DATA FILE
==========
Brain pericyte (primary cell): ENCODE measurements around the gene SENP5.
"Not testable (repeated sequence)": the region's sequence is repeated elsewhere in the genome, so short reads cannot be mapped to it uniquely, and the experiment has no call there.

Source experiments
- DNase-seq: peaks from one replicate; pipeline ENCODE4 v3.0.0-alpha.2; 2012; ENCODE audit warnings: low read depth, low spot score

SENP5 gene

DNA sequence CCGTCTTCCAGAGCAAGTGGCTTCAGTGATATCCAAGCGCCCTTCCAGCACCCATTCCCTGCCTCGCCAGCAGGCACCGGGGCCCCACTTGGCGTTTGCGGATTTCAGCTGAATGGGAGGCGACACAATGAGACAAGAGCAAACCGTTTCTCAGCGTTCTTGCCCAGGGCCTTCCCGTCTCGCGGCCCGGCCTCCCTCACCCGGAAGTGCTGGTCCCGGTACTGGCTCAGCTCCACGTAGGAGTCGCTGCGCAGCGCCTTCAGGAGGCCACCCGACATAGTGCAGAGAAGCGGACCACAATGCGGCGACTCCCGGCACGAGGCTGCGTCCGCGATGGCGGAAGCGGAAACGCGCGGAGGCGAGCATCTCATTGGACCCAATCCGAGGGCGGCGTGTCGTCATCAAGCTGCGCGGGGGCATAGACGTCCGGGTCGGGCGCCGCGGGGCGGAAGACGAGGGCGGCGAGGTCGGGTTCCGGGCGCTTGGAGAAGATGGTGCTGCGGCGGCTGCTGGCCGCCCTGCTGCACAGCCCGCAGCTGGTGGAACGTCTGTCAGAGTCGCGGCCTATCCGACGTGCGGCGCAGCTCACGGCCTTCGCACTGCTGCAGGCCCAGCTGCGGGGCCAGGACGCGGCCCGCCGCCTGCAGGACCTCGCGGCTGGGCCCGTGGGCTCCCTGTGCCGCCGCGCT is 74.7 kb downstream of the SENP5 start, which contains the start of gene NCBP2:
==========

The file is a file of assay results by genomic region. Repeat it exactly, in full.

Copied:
Brain pericyte (primary cell): ENCODE measurements around the gene SENP5.
"Not testable (repeated sequence)": the region's sequence is repeated elsewhere in the genome, so short reads cannot be mapped to it uniquely, and the experiment has no call there.

Source experiments
- DNase-seq: peaks from one replicate; pipeline ENCODE4 v3.0.0-alpha.2; 2012; ENCODE audit warnings: low read depth, low spot score

SENP5 gene

DNA sequence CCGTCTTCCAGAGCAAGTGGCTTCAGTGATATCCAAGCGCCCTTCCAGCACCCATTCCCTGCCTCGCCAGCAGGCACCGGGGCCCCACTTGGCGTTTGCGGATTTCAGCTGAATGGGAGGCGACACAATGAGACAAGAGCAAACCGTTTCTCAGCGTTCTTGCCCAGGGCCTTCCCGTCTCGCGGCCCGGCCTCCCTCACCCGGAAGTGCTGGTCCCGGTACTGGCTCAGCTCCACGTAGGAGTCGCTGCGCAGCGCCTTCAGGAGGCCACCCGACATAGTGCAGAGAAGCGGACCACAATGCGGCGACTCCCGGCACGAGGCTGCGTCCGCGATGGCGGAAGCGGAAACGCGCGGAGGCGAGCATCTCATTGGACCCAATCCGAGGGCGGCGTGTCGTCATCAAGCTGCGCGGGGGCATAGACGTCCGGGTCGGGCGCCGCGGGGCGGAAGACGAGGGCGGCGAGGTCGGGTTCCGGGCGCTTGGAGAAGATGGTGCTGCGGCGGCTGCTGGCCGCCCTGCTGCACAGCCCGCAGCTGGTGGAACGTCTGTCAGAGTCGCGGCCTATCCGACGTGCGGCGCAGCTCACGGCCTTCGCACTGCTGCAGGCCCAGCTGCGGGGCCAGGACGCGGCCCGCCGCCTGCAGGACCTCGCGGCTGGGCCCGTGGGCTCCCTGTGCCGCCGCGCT is 74.7 kb downstream of the SENP5 start, which contains the start of gene NCBP2: